Now I recognize that AA is mainly about getting and staying sober. But the send-off at the end of the 12 step seems to me to be seeking greater healing in all areas of our lives. For me, that means continuing to dig deeper and work more broadly on my defects of character. Why? Because I didn’t get clean and sober just to have an ok life! I didnt get clean and sober just to have another marriage fail or to let myself get unhealthy with bad food, no exercise and become a smoker!

    God did a miracle in saving my life…. it is time to celebrate with a life that lived to its maximum… and I can’t do that hanging onto my old stuff buried deep down beyond the reach of the 12 steps!

    This is an amazing life… why do so many in AA settle for mediocrity?

    Thanks for this post!

    Ciao.

    Chaz

    • #2 by Carolyn Moore on January 28, 2012 - 12:40 am

      Chaz – thanks so much for sharing! Staying sober is an amazing thing and I can’t even know how difficult it must be. (My specialty is food and relationships which I will elaborate in the second and third parts of this post.) I’m in the midst of my 12-step programs – Celebrate Recovery, and Alnon and I have a fabulous addiction counselor who has helped me see that if we aren’t healed of the roots of the anxiety and the damage the ‘ism’ has caused in our families and friends that we pass on the damaged behavior as a legacy. So for me ‘sober’ is good but not enough. I’ll share more on that parts 2 and 3. Congratulations on your continuing sobriety and your quest for an ‘abundant’ life! – Carol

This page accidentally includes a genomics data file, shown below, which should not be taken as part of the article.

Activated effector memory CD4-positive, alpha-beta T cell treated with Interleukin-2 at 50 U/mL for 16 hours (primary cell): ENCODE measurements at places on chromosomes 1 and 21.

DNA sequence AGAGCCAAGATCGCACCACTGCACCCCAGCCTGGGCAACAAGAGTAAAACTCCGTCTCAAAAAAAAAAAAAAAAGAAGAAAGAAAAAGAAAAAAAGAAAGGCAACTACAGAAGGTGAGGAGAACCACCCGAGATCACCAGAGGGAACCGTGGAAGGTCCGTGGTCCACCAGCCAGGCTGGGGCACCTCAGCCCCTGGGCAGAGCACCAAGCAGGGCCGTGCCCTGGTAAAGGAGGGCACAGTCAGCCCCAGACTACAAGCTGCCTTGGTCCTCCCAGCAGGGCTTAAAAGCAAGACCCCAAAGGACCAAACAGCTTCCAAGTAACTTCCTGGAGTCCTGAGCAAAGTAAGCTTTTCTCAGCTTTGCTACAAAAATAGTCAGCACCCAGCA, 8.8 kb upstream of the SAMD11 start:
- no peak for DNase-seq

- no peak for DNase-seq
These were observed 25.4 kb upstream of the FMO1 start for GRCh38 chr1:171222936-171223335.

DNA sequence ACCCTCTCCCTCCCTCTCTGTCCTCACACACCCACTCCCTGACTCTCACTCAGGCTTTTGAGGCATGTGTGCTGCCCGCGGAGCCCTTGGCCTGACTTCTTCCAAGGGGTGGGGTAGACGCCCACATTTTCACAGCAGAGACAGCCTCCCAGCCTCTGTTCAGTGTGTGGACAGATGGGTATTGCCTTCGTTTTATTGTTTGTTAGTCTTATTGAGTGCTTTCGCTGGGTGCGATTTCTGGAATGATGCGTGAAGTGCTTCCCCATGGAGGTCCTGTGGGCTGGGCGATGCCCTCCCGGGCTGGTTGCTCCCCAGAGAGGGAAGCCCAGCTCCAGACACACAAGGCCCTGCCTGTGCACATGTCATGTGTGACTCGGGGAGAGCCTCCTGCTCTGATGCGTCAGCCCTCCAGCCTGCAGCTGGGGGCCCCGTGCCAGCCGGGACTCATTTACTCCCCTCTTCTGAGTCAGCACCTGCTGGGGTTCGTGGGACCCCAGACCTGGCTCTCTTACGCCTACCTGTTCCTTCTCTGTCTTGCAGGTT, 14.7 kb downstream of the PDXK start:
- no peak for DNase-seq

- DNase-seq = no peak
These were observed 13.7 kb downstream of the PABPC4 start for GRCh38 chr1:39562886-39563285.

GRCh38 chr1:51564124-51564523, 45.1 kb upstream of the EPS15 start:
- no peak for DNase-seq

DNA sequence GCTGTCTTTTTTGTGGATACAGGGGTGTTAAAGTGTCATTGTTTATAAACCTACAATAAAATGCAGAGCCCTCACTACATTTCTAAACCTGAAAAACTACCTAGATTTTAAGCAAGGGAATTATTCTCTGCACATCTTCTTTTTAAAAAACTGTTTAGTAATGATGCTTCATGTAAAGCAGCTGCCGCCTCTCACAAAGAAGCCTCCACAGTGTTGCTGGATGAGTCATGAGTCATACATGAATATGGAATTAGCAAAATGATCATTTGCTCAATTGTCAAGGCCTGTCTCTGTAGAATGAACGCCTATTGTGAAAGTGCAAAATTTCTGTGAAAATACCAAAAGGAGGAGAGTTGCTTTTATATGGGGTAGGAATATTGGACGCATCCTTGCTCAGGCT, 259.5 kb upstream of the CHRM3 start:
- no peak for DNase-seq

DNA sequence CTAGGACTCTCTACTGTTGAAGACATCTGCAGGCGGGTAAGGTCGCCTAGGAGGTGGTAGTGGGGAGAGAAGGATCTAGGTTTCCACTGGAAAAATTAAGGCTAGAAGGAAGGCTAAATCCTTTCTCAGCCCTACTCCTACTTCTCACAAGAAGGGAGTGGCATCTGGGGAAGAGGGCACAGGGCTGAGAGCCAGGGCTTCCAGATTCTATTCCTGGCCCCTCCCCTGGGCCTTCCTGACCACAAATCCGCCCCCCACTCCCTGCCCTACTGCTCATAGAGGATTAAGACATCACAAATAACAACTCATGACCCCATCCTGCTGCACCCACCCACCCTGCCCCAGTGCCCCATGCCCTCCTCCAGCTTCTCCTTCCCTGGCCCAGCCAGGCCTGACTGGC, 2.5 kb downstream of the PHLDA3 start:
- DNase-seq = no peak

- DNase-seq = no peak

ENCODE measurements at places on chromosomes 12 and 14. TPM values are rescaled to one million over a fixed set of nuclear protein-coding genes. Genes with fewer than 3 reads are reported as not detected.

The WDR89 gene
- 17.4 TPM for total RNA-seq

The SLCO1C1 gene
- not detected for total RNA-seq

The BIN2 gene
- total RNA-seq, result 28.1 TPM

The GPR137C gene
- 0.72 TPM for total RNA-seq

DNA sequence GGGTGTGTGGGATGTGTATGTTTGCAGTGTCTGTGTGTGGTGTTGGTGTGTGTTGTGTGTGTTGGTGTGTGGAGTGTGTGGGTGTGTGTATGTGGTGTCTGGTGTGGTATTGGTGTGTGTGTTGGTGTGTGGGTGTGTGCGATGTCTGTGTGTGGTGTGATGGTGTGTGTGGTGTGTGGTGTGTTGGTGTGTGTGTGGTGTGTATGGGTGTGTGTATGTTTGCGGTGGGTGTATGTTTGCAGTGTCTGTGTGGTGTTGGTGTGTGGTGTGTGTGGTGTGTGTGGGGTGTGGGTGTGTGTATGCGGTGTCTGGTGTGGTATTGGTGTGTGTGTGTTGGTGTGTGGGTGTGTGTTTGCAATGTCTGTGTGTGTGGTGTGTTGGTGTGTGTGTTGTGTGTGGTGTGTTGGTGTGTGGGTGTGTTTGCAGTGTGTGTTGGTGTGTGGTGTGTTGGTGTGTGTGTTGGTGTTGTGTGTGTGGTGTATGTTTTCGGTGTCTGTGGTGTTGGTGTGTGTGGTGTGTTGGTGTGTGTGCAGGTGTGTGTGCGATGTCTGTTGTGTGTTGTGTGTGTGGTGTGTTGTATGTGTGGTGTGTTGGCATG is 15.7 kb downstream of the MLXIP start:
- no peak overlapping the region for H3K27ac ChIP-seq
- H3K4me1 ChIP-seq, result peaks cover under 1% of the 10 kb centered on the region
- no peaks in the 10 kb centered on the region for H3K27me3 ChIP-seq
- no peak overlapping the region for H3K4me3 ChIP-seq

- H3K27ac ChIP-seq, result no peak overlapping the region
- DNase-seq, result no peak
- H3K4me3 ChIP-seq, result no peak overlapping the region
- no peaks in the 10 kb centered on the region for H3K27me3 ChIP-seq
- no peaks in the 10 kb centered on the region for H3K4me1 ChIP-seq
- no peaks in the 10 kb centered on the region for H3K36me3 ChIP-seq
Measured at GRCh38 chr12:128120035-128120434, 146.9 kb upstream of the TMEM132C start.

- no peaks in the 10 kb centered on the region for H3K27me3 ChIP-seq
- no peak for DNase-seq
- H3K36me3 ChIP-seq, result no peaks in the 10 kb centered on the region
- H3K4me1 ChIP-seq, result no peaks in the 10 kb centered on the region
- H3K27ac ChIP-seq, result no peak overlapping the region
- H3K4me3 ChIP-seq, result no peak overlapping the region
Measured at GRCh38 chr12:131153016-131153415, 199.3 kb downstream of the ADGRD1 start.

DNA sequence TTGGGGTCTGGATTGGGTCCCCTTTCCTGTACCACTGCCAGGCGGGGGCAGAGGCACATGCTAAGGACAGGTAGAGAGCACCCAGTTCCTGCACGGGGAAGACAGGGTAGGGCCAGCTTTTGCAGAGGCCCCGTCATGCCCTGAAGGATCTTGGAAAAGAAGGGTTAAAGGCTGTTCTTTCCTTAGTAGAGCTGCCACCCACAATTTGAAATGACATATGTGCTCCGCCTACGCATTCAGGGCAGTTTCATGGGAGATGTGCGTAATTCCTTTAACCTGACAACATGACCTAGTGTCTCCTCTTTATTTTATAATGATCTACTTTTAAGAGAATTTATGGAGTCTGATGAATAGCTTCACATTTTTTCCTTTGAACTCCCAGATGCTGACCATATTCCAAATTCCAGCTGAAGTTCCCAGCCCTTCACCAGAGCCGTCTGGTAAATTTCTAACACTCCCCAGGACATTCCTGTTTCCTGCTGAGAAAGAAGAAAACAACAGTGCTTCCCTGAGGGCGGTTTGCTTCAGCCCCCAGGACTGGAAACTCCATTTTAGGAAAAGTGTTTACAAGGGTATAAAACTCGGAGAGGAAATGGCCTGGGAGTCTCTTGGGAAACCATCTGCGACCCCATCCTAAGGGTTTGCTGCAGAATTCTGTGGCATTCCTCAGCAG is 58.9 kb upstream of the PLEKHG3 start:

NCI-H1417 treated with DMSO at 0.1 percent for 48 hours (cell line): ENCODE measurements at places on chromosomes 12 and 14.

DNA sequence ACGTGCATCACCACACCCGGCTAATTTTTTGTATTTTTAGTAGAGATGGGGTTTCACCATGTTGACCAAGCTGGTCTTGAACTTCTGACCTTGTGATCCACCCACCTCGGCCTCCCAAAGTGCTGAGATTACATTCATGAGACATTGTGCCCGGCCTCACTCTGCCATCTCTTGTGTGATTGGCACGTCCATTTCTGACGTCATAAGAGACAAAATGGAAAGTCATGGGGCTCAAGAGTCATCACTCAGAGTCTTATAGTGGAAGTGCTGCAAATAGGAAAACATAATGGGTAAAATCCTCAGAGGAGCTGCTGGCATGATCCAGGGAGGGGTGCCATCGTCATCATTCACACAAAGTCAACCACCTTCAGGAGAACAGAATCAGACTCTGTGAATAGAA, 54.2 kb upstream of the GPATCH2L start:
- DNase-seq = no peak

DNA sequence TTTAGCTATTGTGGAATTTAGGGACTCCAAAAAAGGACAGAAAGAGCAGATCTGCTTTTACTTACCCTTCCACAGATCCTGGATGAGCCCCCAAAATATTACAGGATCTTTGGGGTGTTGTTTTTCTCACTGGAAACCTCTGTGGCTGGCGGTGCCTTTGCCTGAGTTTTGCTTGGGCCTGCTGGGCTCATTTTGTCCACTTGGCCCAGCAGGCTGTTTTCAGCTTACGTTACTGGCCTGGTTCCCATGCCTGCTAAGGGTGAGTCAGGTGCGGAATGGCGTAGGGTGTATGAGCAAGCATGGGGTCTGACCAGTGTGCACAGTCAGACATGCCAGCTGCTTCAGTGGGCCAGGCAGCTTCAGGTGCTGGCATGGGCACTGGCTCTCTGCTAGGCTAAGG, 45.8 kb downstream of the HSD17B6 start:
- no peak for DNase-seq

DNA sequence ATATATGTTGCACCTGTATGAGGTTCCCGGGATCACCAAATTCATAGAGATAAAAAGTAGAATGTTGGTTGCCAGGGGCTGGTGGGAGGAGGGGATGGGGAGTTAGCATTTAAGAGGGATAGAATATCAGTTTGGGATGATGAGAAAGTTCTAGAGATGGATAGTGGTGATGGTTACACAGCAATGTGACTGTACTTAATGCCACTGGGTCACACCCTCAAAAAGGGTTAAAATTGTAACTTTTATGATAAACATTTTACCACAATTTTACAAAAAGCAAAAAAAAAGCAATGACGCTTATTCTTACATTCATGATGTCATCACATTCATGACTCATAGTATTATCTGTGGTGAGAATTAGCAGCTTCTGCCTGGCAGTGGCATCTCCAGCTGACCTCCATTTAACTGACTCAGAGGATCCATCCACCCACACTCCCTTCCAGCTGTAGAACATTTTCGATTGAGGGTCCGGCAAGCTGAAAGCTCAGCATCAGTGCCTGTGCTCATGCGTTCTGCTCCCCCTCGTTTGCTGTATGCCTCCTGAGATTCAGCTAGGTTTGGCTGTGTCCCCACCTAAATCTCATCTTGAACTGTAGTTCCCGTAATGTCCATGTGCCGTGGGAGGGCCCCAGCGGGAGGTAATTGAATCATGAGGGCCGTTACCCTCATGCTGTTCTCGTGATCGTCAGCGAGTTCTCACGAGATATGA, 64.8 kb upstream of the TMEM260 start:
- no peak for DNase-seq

2. #3 by Chaz on January 28, 2012 - 2:15 am

    On the issues of digging deeper into what lies beneath, I oddly found some of the “Inner Child” models and descriptors quite meaningful. I had been scared away from this set of theories in a church setting that preached that it was evil of some kind. But that was years ago, maybe that church has lightened up.

    What struck me so strongly was my recognition that so much of who we are stems from our childhoods and families of origin experiences. Inner Child theory offers a number of descriptions of the dynamics that take place in our families of origin, the impacts on the individuals, and the outcome behaviours that tend to manifest.

    I am by no means dyed in the wool to the theories, I just find some worthwhile relevance. A good site is dysfunky.org

    FYI

    Chaz

    • #4 by Carolyn Moore on January 29, 2012 - 12:49 pm

      Chaz – I don’t know how the ‘church’ in general feels about the inner child models, visualization, meditation, etc. Well, I can guess. While I am spiritually inline with my Lord and I do attend a church, I’m hardly the one to talk to about ‘following the party line.’ Church (as a group of people) can fall short of what we need to heal – but that’s a whole other discussion.

      I do agree that working with that inner child is monumentally important and, actually, tracing behaviors in my family of origin (and my ex’s) was extremely enlightening. I journal (alot) and am working with that ‘child’ to help her grow up (!.) All in the second part of the post on recovery (which now I realize, I’d better get up tonight or tomorrow.)

      I will check out the site you recommended, thanks! – Carol

  3. #5 by Chaz on January 29, 2012 - 6:21 pm

    Looking foward to the next installment of the post. Ciao.

    Chaz